Introduction: Radiologists may encounter bilaterally symmetrical abnormalities of the basal ganglia on magnetic resonance imaging (MRI), typically in the context of diffuse systemic, toxic or metabolic diseases. A systematic approach and broad knowledge of pathology causing this uncommon group of conditions would be useful. Materials and Methods: This review uses illustrative images to highlight metabolic conditions, such as Leigh’s syndrome, citrullinaemia, hypoglycaemia or carbon monoxide poisoning, as well as other causes of bilateral basal ganglia lesions such as osmotic myelinolysis, deep cerebral venous thrombosis and Creutzfeldt-Jakob disease. Results: Careful assessment of radiological findings outside the basal ganglia, such as involvement of the cortex, white matter, thalamus and pons, together with clinical correlation, may be helpful in narrowing the differential diagnosis, and directing further radiological, biochemical or genetic investigations. Recent advances in MR technology have resulted in newer techniques including diffusion-weighted (DW) MR imaging and MR spectroscopy (MRS); these may be helpful if appropriately used. Conclusions: Abnormal MRI findings in the basal ganglia should not be interpreted in isolation. A systematic approach including DW MR imaging, MRS, and a broad knowledge of diffuse systemic, toxic or metabolic diseases is helpful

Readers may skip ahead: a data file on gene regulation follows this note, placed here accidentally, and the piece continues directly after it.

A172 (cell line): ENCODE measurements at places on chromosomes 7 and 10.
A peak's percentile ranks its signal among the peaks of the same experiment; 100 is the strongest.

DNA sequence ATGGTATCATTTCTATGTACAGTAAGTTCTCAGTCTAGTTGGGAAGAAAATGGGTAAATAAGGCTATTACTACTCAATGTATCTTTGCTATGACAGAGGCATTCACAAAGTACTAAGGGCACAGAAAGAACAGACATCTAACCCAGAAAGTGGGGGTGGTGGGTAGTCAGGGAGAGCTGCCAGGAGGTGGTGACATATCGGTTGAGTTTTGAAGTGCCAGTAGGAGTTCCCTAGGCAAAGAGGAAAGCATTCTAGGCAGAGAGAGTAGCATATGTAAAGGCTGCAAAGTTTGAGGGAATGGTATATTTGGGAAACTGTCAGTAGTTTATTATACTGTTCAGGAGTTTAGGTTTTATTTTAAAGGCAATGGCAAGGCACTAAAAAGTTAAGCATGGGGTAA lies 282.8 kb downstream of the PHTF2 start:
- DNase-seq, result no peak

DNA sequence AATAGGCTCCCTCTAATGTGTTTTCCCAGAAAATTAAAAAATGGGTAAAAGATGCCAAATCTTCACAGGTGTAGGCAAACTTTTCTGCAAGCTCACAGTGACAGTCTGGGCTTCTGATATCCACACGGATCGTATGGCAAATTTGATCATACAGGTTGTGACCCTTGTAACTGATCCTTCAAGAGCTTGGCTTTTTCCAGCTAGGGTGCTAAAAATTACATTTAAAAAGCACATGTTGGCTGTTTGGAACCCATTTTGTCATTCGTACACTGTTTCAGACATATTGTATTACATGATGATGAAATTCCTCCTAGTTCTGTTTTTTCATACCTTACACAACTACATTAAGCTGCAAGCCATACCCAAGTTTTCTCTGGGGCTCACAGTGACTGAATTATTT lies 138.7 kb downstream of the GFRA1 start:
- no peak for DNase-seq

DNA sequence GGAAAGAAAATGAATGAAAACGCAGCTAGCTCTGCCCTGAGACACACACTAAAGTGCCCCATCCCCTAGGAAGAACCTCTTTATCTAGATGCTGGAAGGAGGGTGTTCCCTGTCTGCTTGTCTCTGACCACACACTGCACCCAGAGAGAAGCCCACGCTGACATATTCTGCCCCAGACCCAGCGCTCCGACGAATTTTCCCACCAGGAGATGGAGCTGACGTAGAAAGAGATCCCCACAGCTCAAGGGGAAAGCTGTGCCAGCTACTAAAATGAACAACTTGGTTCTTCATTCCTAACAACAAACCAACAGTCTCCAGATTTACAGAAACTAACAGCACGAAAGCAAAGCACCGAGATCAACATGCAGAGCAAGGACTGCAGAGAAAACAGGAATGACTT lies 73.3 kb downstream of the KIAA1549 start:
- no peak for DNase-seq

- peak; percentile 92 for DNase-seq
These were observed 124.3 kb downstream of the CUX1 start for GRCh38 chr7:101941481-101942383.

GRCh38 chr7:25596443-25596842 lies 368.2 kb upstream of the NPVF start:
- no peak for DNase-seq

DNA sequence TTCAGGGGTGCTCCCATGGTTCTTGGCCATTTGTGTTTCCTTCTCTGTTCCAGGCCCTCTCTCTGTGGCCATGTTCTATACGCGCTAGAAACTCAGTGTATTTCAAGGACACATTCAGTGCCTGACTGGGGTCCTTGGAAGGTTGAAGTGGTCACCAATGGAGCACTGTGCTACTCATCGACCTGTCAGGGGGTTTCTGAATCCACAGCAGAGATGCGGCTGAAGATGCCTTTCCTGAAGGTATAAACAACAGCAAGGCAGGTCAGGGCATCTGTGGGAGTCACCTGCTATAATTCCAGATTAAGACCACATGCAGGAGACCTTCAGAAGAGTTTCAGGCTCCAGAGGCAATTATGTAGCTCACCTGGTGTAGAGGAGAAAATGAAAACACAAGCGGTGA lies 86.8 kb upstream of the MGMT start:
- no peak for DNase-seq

The deep grey matter structures of the basal ganglia comprise the caudate nucleus, putamen and globus pallidus. They form the key components of the extrapyramidal motor system, and receive projections from almost every region of the cerebral cortex, playing a vital role in integrating movement.1-3 The basal ganglia have high energy [adenosine triphosphate (ATP) produced by oxidative phosphorylation within the mitochondria] requirements, increased blood flow and are rich in neurotransmitters and trace metals such as iron, copper and manganese. Hence, they are vulnerable to any systemic disease or generalised process that alters cerebral metabolism, which can lead to selective damage to the basal ganglia. However, damage to the deep grey matter nuclei may be visualised either as basal ganglia lesions in isolation or as part of more generalised brain damage also involving other grey or white matter structures.2
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